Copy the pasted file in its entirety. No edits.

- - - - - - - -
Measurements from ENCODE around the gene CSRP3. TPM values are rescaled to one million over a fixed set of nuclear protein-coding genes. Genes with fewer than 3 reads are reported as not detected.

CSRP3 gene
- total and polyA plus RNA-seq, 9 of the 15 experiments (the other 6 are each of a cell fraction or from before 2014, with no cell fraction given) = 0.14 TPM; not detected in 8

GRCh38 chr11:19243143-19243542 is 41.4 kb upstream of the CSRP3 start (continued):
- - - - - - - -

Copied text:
Measurements from ENCODE around the gene CSRP3. TPM values are rescaled to one million over a fixed set of nuclear protein-coding genes. Genes with fewer than 3 reads are reported as not detected.

CSRP3 gene
- total and polyA plus RNA-seq, 9 of the 15 experiments (the other 6 are each of a cell fraction or from before 2014, with no cell fraction given) = 0.14 TPM; not detected in 8

GRCh38 chr11:19243143-19243542 is 41.4 kb upstream of the CSRP3 start (continued):